Monday, February 20, 2017
Governor Terry McAuliffe
House Bill 1582 reflects an incomplete understanding of weapons qualification practices within our military and is an unwarranted expansion in the number of people allowed to carry handguns in the Commonwealth. It would do nothing to protect the safety of our citizens.
It would allow any person 18 years of age or older and on active military duty or honorably discharged from the United States Armed Forces or the Virginia National Guard who has completed basic training to apply for a concealed handgun permit.
Contrary to the assumption of House Bill 1582, weapons familiarization training as a component of an individual’s military basic training does not qualify that
Governor McDonnell continues finalizing actions on the transportation bill and budget amendments including action on Medicaid funding and reform. Jeff Caldwell, Press Secretary in a press release said action on these bills will be taken near midnight tonight. The decisions will be communicated early Tuesday morning via press releases.
However, action has been taken on two pieces of legislation. Details will be posted on the Legislative Information System sometime tomorrow.
According to Caldwell, amendments have been proposed to the drone moratorium and texting while driving bills. Please see below for our comments about those amendments.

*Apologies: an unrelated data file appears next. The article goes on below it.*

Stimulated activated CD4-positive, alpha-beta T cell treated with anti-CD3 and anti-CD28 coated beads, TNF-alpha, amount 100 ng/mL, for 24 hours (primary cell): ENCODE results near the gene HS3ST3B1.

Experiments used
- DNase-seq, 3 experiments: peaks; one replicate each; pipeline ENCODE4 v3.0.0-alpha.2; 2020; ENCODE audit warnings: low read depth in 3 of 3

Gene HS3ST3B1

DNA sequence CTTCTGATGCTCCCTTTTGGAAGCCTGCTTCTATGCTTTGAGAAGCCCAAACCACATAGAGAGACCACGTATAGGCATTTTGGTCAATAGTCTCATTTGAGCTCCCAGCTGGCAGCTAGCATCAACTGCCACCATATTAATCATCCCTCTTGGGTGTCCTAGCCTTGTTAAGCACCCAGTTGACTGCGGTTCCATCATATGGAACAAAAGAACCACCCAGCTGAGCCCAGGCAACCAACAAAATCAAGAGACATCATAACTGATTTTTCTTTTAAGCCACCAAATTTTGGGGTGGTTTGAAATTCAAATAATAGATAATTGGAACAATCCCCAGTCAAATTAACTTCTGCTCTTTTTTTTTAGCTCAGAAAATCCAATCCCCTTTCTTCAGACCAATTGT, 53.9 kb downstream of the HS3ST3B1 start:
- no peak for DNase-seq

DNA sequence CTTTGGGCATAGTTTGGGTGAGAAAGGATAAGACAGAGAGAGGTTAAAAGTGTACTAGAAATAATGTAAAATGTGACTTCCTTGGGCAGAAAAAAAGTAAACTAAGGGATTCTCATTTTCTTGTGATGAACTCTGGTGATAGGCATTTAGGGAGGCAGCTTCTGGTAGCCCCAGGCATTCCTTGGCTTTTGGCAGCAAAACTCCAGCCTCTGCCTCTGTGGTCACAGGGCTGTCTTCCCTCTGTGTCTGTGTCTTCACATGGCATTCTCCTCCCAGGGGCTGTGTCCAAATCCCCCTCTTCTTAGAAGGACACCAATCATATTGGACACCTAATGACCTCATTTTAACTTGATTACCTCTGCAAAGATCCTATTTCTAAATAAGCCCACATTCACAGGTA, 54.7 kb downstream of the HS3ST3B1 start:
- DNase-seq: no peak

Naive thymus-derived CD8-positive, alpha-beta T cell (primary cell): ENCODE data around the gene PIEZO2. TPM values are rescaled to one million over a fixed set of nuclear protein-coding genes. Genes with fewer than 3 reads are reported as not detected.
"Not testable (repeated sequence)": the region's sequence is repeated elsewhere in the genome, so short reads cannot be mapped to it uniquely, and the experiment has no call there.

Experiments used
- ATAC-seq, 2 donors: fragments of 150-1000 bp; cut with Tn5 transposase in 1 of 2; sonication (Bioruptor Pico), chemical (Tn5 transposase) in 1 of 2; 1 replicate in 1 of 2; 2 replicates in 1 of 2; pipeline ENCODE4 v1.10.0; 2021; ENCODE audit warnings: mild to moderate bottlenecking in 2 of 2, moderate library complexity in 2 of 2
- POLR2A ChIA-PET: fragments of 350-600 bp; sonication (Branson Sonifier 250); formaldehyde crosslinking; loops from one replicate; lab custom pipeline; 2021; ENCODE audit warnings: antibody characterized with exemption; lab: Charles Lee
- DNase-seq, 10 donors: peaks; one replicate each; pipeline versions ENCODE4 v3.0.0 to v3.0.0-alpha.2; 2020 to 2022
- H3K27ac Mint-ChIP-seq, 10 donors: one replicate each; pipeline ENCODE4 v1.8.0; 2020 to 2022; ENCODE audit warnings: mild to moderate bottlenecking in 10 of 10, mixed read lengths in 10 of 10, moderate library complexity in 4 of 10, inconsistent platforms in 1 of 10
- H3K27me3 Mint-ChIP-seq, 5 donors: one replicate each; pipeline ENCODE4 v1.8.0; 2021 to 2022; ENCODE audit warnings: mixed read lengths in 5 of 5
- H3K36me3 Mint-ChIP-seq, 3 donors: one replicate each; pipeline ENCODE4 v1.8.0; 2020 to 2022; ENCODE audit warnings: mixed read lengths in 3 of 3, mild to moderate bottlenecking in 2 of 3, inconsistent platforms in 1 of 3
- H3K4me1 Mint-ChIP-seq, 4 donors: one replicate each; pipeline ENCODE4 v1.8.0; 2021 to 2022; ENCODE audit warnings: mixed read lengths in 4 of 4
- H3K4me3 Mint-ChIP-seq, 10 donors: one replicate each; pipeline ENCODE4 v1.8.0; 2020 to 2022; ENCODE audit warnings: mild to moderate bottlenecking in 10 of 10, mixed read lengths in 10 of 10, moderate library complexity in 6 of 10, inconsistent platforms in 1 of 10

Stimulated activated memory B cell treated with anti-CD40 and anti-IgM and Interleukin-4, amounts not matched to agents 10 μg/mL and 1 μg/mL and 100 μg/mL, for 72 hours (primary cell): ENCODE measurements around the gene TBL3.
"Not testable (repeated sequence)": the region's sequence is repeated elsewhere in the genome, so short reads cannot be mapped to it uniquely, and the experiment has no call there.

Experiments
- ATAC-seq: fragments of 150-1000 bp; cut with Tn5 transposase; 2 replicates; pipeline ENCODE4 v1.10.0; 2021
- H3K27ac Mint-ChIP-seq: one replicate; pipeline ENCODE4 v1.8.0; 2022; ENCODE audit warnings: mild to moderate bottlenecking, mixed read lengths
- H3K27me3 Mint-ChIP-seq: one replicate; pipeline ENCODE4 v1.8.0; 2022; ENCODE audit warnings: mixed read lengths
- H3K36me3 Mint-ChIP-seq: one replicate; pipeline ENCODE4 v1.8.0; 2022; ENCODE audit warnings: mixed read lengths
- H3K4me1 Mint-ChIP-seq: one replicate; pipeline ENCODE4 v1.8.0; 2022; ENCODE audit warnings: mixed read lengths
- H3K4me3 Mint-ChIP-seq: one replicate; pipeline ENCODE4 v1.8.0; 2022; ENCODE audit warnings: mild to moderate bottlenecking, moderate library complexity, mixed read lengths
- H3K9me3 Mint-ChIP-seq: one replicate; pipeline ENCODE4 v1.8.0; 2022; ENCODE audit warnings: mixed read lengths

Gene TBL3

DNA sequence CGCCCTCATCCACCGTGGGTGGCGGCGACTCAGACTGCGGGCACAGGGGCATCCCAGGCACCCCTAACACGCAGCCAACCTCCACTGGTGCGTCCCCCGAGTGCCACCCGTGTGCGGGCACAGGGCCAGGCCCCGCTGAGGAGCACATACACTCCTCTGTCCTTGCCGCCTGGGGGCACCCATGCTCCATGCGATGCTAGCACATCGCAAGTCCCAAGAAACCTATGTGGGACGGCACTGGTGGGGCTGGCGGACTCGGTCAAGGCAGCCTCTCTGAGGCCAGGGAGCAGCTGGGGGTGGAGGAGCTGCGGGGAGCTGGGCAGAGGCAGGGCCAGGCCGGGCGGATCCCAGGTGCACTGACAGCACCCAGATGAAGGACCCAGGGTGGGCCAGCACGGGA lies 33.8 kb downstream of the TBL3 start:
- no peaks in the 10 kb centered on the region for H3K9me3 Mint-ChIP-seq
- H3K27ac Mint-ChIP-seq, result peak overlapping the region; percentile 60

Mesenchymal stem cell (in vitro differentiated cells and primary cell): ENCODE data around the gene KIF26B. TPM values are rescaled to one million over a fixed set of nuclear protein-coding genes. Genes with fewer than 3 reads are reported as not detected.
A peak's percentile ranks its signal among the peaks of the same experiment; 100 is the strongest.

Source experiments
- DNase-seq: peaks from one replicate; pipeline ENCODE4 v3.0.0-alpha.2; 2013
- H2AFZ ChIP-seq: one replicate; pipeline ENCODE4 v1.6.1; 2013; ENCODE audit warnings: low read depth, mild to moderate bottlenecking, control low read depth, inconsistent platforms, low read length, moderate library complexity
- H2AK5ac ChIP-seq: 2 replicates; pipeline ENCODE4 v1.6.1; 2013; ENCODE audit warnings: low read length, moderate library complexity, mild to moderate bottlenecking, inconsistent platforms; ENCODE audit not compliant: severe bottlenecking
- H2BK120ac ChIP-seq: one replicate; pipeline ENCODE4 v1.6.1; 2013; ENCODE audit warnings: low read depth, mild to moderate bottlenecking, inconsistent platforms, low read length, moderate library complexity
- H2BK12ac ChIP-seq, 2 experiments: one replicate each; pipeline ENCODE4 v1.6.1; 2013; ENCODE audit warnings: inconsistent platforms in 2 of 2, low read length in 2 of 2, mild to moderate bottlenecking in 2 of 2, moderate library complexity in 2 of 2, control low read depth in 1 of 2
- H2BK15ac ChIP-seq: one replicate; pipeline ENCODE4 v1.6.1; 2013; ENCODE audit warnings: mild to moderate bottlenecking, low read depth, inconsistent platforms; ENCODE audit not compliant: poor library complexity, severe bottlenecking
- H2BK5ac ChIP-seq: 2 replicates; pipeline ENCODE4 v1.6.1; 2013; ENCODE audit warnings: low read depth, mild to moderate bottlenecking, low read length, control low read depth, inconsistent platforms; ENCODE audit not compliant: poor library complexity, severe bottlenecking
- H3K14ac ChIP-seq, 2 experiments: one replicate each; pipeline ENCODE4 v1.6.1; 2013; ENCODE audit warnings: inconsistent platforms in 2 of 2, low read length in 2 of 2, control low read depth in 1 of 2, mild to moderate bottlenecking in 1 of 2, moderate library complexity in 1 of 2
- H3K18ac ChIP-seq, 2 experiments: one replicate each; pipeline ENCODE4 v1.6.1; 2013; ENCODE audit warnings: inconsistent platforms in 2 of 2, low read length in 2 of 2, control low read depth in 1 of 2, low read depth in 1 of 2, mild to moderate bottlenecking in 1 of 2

Governor McDonnell is sending amendments to the General Assembly on the drone moratorium bill that would allow the use of this technology for certain law enforcement operations such as the search or rescue of missing persons or in cases involving imminent danger to any person. This will allow law enforcement officials to use this developing technology to protect public safety while respecting individual rights of citizens and their expectation of privacy. Additionally, these amendments clarify that this legislation does not apply to institutions of higher education or other entities engaged in research and development of this and related technology. Lastly, the governor’s amendments will require that the Department of Criminal Justice Services help develop guidelines for the appropriate use of drones by law enforcement agencies in the future.
The governor believes that texting while driving is a dangerous activity and motorists should refrain from this, and all, distractions while behind the wheel. Texting is but one of many dangerous driving distractions that can cause crashes, injuries and deaths on Virginia highways. Drivers should concentrate on their responsibility of operating a motor vehicle safely and remaining in control at all times, and therefore should avoid texting and other distractions that can take their attention away from the roadway and cause accidents. The governor supports making texting while driving a primary offense, but has proposed to reduce the fines for convictions to bring them more in line with the penalties for comparable violations such as DUI and reckless driving. Additionally, the governor’s amendments will require that the Department of Criminal Justice Services make training available to state and local law enforcement agencies for enforcement of this new law.
Posted By Valerie Garner
Categories: Politics, State Politics
Tags: governor, legislators, McDonnell